The Sewer Budget
At Wednesday’s selectmen’s meeting, the outlook for major capital expenses to be incurred next year covered replacing the Chapman Street main, 1,286 feet; replacing the Vernon Street pump station and main; replacing the Mill Hill pump station and constructing a new dewatering system and garage at the waste water treatment plant. The estimated expense for these major projects comes to $1,228,000. As shown on the prepared revenue and expenditure report the coming fiscal year would be short of revenues by $17,689. That is not the end of the story but discussion centered on adjusting minimum rates by volume and employee compensation.
The board wanted to extend the discussion to another meeting so that other options could be prepared for consideration. Rate payers now face a significant rate increase because in simple terms there is more system to pay for than there are customers to pay. But that is another story from 15 years ago.
The Sign Makers
Also at Wednesday night’s meeting of selectmen a bid from Swan Screen Printing of Bethel allied with Ryan Mechanical Services of Rumford for making town directional signs for placement either on the highway (large) or in the village (smaller) was accepted. The other bidder was Neokraft Signs Inc. of Lewiston. Since the sign dimensions, content and construction were specified by the town the only variable for consideration was price. Selectmen voted to accept the Swan/Ryan combination.
The sign format consists of a header with logo and one, two or three slats. The Swan/Ryan bid for a highway sign made up of a header (with a new Bethel logo) and three slats was $6,305.50 and Neokraft’s bid for the same sign was $8,525. Final appearance and location of these signs will be a wait and see affair. Each slat or panel can have one or two lines of information, plus a universal graphic depicting the owner’s function, food, lodging, etc, and distance from the sign to the site.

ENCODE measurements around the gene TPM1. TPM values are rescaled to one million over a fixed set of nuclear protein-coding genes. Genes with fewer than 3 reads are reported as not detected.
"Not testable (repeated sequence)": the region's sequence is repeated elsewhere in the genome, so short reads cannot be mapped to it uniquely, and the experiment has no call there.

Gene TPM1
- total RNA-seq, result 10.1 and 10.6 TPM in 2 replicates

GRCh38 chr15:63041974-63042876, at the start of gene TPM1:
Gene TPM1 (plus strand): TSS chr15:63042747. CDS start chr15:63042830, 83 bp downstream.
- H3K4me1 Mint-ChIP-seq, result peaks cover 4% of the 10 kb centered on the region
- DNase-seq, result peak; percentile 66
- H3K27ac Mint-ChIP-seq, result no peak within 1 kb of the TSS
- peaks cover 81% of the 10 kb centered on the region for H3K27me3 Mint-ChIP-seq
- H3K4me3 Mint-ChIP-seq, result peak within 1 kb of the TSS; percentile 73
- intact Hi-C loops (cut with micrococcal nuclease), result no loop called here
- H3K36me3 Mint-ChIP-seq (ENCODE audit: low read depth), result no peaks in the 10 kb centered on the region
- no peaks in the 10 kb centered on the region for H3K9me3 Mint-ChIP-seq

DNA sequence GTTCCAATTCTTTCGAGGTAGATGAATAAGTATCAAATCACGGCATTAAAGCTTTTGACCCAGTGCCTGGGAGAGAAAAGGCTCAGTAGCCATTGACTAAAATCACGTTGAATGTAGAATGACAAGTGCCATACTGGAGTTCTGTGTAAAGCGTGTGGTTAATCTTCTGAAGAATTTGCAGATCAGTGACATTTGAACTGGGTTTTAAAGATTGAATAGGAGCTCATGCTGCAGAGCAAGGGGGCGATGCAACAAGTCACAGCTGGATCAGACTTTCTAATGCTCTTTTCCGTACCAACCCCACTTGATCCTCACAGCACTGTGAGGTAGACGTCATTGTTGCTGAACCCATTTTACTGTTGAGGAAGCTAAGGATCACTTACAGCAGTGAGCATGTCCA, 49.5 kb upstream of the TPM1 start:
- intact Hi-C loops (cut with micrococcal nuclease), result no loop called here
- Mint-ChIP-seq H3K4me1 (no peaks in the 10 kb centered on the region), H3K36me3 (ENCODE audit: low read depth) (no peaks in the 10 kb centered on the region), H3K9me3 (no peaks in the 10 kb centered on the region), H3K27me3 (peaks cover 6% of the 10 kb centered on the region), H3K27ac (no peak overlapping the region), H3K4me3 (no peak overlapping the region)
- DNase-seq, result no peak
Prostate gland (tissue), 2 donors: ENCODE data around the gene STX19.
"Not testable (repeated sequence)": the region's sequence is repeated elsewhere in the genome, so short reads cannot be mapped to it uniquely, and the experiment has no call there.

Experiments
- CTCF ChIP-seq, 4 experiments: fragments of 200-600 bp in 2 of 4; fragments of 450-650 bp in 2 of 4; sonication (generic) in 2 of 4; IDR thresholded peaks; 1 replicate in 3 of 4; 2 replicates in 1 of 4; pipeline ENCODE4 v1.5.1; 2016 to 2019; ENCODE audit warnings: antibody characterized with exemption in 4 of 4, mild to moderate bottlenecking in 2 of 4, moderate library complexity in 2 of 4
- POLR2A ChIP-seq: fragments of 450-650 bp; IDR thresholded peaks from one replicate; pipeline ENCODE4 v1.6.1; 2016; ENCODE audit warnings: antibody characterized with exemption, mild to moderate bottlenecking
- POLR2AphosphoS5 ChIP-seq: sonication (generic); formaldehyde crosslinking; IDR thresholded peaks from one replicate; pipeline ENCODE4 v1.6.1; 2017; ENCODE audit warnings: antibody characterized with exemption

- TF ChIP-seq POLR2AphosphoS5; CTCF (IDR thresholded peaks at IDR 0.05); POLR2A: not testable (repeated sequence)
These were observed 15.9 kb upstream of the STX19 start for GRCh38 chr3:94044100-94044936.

Poles holding these sign arrangements will be 11 feet 8 inches above the ground. To see illustrations of these signs look at the Bethel Web site and click on Roadside Directional Sign Graphics. This Web page has been available since April 2013; however, when voters at the annual town meeting voted to approve the sign ordinance changes these pages showing sign illustrations were not part of the package. So I wonder if voters will feel that they voted for something not fully explained. Sign pictures are part of the Bethel Journals news for this week.
Ross Timberlake and Lorrie Hoeh, two veteran Senior College Players, will lead the Players this fall. Ross, as director, and Lorrie, assistant director, along with an enthusiastic team of veteran Players are excited about continuing the Players and moving in new directions. Both Ross and Lorrie have performed in a variety of plays over the past six years. Ross majored in theater at USM and has written, produced, and directed a number of plays including his popular “Porch Plays,” and the “Legend of Lefty.” Lorrie’s interest in drama and past experience led her to an interest in directing. Veterans and newcomers alike are invited to join the troupe. Rehearsals start Sept. 16. FMI call Ross at 824-6545 or Lorrie at 824-2917. From Rosabelle Tifft.
At the Airport
Thursday Ashton and I went to the airport to take photos of the soon to be removed terminal building inside and out. Bethel has received a grant of $600,000 to construct a new terminal building, apply non-precision pavement markings, enhanced taxiway centerline markings and surface painted holding position markings at the Bethel Regional Airport. Glen Builders of New Hampshire will do the terminal construction.